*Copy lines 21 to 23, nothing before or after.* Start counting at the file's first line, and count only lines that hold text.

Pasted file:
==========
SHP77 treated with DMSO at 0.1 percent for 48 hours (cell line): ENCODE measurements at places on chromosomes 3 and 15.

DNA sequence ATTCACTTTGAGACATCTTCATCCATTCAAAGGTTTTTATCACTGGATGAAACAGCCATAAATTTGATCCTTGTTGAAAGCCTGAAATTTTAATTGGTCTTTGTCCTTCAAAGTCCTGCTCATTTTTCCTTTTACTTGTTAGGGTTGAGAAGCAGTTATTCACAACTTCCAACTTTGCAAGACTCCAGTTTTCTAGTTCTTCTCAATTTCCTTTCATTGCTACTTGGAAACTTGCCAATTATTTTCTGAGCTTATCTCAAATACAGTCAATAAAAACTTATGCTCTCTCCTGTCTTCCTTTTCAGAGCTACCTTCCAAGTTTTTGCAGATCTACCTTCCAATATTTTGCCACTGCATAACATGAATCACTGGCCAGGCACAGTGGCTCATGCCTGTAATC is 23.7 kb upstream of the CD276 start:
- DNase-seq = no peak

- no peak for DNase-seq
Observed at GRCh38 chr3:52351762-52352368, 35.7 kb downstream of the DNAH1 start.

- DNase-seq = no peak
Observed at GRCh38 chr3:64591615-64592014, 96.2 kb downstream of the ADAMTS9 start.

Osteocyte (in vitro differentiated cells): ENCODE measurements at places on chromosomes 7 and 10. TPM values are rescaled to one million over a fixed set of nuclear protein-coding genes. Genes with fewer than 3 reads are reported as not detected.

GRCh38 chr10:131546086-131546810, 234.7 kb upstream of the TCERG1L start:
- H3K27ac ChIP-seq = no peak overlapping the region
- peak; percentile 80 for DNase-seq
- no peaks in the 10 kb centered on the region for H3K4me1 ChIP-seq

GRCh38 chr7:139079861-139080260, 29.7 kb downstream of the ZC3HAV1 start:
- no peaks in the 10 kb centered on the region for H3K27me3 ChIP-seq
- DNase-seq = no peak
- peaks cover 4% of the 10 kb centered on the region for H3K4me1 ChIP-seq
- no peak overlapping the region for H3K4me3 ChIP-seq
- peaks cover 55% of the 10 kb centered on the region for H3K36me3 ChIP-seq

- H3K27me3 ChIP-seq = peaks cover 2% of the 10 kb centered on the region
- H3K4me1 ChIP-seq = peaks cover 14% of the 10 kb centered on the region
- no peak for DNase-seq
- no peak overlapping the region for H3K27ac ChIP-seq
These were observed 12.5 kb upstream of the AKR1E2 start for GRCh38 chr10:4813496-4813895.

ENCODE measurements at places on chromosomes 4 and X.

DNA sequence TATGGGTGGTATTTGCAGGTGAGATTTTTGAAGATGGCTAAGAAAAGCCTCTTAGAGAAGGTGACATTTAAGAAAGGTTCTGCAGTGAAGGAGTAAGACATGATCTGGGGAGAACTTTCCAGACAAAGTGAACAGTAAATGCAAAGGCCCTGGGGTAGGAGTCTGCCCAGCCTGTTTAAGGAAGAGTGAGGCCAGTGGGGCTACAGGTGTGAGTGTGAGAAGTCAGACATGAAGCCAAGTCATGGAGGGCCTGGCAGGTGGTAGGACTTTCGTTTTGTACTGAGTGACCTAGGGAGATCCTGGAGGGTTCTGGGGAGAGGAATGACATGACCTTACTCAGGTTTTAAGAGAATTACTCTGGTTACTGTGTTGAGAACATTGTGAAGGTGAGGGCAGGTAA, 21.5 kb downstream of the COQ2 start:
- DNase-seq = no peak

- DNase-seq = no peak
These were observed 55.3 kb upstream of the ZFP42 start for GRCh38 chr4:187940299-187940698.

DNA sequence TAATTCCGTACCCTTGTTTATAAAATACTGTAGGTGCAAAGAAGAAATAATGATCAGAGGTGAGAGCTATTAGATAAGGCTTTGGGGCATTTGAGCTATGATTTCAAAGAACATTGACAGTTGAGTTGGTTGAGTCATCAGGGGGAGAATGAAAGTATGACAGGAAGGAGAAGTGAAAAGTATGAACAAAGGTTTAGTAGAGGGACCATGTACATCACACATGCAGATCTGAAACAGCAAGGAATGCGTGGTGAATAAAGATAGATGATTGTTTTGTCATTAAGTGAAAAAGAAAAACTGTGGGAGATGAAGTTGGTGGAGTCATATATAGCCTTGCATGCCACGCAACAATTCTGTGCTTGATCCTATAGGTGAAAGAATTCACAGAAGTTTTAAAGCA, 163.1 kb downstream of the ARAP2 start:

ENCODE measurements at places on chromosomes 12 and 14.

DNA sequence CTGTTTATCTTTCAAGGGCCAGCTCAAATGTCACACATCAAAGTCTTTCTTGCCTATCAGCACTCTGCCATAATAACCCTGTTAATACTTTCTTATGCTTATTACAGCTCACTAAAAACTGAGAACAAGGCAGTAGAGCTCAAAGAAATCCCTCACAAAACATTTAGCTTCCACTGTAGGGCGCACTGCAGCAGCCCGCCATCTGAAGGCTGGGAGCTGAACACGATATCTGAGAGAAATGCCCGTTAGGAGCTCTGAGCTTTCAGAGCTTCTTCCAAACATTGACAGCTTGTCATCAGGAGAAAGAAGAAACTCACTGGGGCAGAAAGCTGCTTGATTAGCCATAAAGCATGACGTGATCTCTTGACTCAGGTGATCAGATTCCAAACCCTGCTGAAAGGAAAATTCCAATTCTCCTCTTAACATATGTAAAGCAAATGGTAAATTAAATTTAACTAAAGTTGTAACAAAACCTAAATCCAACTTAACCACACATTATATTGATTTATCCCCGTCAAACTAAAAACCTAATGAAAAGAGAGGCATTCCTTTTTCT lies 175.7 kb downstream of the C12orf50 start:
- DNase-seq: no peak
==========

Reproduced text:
- no peak for DNase-seq
- no peak overlapping the region for H3K27ac ChIP-seq
These were observed 12.5 kb upstream of the AKR1E2 start for GRCh38 chr10:4813496-4813895.